Spinach Fettuccini Alfredo

This recipe for spinach fettuccini alfredo includes how to make your own spinach pasta with an electric pasta machine, but of course you can substitute dried fettuccine instead and still have a delicious alfredo dinner.

Jump to Recipe (or scroll for photos and riveting information...)

Spinach Fettuccini Alfredo

  • Prep Time: 30 m
  • Cook Time: 12 m
  • Total Time: 42 m
  • Servings:


Pasta (per batch)
  • 6 cups fresh baby spinach loosely packed
  • ½ cup water
  • 1/3 cup semolina flour
  • 1/3 cup all-purpose flour
  • ½ teaspoon salt
  • 1 teaspoon olive oil divided
  • tablespoons water
Alfredo Sauce
  • ¼ cup butter
  • ½ cup heavy cream
  • 1 cup freshly grated Parmigiana-Reggiano cheese
  • fresh ground black pepper or nutmeg


  1. Heat a large sauté pan over medium heat. Add the spinach and wilt. Season with salt and transfer it to a food processor. Add ½ cup of water and purée the spinach until smooth.
  2. Place the semolina, all-purpose flour and salt into the kneading chamber of the pasta machine. Turn the power on and press the “Knead” button. Allow the flour to mix for five seconds and then pour in ¼ cup of the spinach juice, olive oil and 1½ tablespoons of the water. Let the dough knead and come together in the chamber.
  3. When the dough has finished kneading, remove the dough from the pasta machine and cover it with plastic wrap. Make a second batch of pasta (each batch of pasta will feed 2).
  4. When you are ready to make the pasta, attach the flat thin noodle mold onto the extrusion rod. Place the dough in the extrusion box and push it down with the spanner. Press the “Extrusion” button. As the pasta is extruded, sprinkle it with a little flour and toss to coat to prevent it from sticking together.
  5. To cook the pasta, bring a pot of salted water to a boil and then reduce to a simmer.
  6. Meanwhile, place the butter and cream in a sauté pan and melt over low heat. Simmer gently for 10 minutes or so while the water comes to a boil.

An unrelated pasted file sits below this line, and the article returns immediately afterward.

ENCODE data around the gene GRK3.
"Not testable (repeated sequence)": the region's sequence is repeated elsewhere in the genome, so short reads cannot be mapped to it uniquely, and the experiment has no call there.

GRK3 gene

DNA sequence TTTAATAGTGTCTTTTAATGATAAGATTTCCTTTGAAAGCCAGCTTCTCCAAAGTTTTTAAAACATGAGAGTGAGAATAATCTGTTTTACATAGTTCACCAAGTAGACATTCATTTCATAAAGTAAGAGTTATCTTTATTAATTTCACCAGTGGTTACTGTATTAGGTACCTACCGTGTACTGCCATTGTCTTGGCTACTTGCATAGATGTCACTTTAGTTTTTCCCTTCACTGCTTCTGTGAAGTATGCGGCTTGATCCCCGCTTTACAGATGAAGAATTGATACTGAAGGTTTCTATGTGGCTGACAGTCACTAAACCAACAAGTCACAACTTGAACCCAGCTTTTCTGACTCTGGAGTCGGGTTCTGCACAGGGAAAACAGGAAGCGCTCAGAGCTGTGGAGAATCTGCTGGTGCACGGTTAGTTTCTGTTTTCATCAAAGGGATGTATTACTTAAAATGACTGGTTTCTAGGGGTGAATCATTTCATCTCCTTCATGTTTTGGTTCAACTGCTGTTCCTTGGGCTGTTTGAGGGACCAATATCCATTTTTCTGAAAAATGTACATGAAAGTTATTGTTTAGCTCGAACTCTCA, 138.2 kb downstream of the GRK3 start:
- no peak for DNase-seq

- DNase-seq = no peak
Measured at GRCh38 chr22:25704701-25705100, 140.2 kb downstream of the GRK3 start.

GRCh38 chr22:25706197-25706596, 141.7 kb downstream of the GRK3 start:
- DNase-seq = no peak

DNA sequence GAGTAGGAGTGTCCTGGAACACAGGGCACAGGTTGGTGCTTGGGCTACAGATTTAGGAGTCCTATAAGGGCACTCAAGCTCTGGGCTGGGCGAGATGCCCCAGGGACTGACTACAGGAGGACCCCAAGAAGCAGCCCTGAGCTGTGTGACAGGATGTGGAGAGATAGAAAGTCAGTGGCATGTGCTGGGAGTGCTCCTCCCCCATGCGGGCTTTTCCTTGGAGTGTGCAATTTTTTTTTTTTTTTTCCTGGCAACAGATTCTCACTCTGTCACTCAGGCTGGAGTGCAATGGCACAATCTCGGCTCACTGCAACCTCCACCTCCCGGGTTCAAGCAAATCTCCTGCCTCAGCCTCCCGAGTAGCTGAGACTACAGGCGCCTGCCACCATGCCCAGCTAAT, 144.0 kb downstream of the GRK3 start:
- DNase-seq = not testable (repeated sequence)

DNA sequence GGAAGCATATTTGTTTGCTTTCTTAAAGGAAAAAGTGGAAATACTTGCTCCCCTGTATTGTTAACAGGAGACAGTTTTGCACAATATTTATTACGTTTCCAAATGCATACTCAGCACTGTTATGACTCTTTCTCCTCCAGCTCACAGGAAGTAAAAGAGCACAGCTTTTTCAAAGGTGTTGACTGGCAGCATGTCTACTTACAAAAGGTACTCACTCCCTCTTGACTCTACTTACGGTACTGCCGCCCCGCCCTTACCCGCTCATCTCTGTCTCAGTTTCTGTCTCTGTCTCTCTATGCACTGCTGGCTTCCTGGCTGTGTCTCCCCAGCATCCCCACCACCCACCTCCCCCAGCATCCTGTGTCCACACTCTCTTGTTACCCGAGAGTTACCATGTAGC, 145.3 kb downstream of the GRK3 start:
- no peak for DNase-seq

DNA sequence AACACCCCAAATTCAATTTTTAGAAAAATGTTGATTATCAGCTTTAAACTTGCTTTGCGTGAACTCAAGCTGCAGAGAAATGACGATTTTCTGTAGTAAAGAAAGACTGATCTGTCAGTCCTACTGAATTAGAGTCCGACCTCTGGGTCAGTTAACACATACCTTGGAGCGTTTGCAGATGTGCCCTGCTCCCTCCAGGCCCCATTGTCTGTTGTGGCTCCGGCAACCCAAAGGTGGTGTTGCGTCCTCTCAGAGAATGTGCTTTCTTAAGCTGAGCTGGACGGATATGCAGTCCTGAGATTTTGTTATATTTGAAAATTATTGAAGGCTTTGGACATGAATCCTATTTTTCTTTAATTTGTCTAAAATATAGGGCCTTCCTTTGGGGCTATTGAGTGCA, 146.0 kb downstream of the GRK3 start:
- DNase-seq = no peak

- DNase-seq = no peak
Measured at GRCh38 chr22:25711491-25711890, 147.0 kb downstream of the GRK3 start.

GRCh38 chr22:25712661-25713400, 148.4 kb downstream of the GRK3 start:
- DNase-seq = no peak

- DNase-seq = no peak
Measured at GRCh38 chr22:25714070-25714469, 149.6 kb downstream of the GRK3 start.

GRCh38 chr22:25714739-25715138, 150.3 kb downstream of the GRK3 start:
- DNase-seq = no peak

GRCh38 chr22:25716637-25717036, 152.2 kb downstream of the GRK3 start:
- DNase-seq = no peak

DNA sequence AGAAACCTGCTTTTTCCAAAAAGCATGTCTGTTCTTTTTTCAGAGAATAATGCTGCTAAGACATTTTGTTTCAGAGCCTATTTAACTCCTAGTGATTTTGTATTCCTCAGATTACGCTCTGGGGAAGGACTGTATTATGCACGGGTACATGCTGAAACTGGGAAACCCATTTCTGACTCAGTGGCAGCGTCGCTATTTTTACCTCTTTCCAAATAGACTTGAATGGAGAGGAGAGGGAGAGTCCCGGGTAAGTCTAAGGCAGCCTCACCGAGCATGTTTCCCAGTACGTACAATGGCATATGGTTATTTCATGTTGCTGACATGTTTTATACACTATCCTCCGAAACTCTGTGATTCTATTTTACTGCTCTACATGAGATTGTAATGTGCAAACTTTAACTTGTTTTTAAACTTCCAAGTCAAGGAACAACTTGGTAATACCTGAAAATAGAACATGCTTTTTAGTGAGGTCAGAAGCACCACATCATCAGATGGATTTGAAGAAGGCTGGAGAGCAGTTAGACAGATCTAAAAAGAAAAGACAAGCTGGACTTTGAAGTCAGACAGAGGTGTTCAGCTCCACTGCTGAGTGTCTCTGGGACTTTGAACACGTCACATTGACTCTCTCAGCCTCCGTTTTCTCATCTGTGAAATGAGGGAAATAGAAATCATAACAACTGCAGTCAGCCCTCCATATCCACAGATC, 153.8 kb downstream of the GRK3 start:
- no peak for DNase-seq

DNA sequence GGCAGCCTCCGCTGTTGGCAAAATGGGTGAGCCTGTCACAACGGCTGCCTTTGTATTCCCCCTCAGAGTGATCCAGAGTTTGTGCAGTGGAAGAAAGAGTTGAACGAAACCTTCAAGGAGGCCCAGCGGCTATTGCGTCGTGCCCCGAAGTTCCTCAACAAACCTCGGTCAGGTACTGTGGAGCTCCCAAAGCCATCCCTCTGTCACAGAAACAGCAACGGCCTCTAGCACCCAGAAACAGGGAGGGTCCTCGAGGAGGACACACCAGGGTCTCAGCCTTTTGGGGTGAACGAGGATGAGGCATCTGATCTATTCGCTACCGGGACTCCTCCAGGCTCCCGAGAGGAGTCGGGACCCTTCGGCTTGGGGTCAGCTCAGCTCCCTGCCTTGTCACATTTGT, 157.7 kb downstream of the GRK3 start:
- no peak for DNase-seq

7. Add the fettuccini noodles to the simmering water for 2 minutes. Then transfer the noodles using tongs from the boiling water to the skillet, bringing a little pasta water along with the noodles. Add half the cheese and swirl everything together. When the cheese has fully melted, add the remaining cheese and continue to toss and swirl, adding more pasta water as needed.
  8. Finish with a good grating of freshly ground black pepper or nutmeg and serve.
  9. fettuccinee
Advertisement - Continue Below
Advertisement - Continue Below

Comments (4)Post a Reply

  1. I have never used semolina before what does it do to the pasta? Does it have to be used to make Spinach Fettuccini Alfredo? I make noodles all the time with floor, but never with this semolina.
    I enjoy reading your recipes.
    Thank you,

    1. Hi Tena. Semolina is a flour made from durum wheat. It is used in pasta doughs because it has a high gluten content and therefore helps the pasta keep its shape when it is cooked. If you’re making fettuccini, you don’t have to use semolina since the shape is not very extraordinary. You will find, however, that most high end pastas do use semolina.

    1. You do need an electric or manual pasta machine to make the spinach fettucine, but you could purchase store-bought spinach fettucine and just make the alfredo sauce.

Leave a Reply

Your email address will not be published. Required fields are marked *